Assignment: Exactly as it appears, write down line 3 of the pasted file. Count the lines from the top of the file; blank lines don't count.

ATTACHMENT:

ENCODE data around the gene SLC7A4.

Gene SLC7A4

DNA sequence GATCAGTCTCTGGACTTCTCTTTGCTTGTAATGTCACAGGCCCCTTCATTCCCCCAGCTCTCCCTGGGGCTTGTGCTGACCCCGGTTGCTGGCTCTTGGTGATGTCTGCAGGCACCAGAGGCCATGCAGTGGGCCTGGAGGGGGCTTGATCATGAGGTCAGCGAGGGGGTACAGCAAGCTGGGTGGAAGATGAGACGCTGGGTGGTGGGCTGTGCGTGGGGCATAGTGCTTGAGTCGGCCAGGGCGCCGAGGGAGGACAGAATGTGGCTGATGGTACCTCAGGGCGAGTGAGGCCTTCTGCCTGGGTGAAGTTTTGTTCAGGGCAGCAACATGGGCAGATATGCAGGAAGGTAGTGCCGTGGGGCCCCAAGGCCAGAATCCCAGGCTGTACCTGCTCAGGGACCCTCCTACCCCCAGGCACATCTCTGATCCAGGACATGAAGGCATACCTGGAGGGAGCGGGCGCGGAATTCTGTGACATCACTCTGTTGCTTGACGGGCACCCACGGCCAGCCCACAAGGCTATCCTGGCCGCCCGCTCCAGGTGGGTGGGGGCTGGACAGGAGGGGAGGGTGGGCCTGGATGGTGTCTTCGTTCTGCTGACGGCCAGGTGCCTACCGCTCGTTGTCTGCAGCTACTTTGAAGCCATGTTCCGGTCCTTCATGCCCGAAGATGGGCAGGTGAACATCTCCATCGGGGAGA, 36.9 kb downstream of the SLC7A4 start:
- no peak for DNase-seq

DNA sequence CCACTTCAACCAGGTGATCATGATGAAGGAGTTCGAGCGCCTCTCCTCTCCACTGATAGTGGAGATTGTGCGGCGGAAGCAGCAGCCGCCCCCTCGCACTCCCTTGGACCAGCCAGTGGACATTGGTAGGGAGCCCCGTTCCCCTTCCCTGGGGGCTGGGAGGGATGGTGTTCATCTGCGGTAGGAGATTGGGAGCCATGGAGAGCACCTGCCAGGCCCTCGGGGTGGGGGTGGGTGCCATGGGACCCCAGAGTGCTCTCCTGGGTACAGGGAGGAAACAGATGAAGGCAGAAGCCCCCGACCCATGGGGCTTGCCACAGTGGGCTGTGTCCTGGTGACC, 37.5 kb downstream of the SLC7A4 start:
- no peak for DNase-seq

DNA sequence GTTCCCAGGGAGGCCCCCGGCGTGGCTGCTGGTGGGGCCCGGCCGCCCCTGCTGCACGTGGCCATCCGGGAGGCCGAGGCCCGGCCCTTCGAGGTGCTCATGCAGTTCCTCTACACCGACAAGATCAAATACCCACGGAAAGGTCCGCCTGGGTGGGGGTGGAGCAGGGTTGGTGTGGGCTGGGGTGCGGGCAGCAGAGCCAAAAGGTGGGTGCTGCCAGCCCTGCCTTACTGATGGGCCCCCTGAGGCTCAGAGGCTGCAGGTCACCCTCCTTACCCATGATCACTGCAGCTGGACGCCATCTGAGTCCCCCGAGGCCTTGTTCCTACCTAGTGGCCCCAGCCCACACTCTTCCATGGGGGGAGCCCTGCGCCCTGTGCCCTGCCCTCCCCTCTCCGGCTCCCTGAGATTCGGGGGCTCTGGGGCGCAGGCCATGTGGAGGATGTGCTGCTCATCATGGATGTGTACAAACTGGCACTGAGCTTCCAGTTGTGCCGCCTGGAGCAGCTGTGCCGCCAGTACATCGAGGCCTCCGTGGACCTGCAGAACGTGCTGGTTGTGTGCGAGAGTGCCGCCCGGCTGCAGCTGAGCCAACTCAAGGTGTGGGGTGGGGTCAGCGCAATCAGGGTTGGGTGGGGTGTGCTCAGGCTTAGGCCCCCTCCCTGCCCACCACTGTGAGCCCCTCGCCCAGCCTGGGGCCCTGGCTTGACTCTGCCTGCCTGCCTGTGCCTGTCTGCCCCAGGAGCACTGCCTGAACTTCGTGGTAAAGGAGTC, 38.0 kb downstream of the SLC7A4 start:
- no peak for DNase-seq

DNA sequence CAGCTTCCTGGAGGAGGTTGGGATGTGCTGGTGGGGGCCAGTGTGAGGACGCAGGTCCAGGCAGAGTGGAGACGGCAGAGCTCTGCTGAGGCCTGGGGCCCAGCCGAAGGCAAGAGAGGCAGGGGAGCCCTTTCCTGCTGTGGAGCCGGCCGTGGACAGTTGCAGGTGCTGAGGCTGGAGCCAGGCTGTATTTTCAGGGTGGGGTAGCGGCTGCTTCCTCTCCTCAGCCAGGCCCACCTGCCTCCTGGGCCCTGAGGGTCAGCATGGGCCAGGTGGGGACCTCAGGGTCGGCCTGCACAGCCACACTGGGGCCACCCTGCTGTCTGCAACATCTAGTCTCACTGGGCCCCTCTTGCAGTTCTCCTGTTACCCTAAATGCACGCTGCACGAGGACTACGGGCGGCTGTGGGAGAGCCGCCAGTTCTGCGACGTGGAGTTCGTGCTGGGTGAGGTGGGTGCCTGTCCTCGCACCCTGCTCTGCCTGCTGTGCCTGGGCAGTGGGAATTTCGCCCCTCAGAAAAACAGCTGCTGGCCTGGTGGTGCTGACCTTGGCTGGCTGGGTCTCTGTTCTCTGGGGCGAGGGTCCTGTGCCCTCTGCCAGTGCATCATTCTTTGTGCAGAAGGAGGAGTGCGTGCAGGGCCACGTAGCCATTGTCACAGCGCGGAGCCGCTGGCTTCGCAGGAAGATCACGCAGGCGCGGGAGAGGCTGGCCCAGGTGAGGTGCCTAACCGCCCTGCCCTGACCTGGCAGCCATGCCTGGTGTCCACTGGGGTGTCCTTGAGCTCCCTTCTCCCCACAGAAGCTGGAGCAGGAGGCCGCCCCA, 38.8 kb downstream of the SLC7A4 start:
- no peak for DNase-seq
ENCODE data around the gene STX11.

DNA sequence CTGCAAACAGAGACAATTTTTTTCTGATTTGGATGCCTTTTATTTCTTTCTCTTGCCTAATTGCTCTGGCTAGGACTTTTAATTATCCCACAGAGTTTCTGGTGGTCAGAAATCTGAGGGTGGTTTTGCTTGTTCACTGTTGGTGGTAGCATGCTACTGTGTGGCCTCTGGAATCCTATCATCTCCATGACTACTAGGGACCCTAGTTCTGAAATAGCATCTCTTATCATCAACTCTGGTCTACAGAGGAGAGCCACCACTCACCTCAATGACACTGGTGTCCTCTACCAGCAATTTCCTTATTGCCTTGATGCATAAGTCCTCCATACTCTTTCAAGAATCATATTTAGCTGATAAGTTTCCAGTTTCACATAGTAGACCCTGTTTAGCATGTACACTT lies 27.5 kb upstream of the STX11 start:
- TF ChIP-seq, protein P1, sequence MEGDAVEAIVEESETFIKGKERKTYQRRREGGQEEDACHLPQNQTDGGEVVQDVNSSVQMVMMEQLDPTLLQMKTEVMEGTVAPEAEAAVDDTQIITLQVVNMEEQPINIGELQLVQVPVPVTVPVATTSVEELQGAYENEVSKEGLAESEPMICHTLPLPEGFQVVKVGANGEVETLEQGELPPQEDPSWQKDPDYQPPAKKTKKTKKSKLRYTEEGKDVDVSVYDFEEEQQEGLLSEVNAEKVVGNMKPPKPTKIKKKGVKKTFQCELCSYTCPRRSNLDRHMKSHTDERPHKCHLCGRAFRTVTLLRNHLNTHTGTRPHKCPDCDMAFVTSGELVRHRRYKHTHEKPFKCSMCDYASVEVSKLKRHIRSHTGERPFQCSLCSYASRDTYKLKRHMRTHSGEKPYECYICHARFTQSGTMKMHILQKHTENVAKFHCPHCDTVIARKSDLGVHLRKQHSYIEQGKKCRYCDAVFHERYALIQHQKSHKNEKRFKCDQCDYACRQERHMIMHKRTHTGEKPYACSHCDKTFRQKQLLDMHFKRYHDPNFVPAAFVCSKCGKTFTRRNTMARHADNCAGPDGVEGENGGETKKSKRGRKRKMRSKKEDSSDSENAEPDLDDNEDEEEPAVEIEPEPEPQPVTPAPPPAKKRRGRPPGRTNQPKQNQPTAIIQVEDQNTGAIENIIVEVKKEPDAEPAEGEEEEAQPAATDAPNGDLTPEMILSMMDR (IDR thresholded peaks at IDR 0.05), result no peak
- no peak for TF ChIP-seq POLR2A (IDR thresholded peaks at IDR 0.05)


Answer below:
DNA sequence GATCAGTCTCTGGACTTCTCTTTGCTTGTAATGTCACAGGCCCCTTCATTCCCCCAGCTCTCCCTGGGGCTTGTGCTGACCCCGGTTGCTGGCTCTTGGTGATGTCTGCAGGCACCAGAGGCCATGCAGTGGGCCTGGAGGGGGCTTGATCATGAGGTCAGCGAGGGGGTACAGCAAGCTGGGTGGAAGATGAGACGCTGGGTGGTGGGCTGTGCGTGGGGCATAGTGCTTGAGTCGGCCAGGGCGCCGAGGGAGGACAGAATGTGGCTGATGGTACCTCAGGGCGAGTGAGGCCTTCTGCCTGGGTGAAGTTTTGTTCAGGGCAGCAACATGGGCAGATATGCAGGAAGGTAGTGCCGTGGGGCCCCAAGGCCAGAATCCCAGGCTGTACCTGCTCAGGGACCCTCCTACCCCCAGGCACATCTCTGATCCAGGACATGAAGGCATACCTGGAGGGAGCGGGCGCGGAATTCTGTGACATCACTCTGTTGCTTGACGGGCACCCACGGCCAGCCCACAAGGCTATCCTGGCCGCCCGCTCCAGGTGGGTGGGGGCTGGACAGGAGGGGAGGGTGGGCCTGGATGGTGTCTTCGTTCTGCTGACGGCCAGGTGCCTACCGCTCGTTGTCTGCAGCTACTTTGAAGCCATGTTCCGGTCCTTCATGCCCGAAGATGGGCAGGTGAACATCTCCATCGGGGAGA, 36.9 kb downstream of the SLC7A4 start: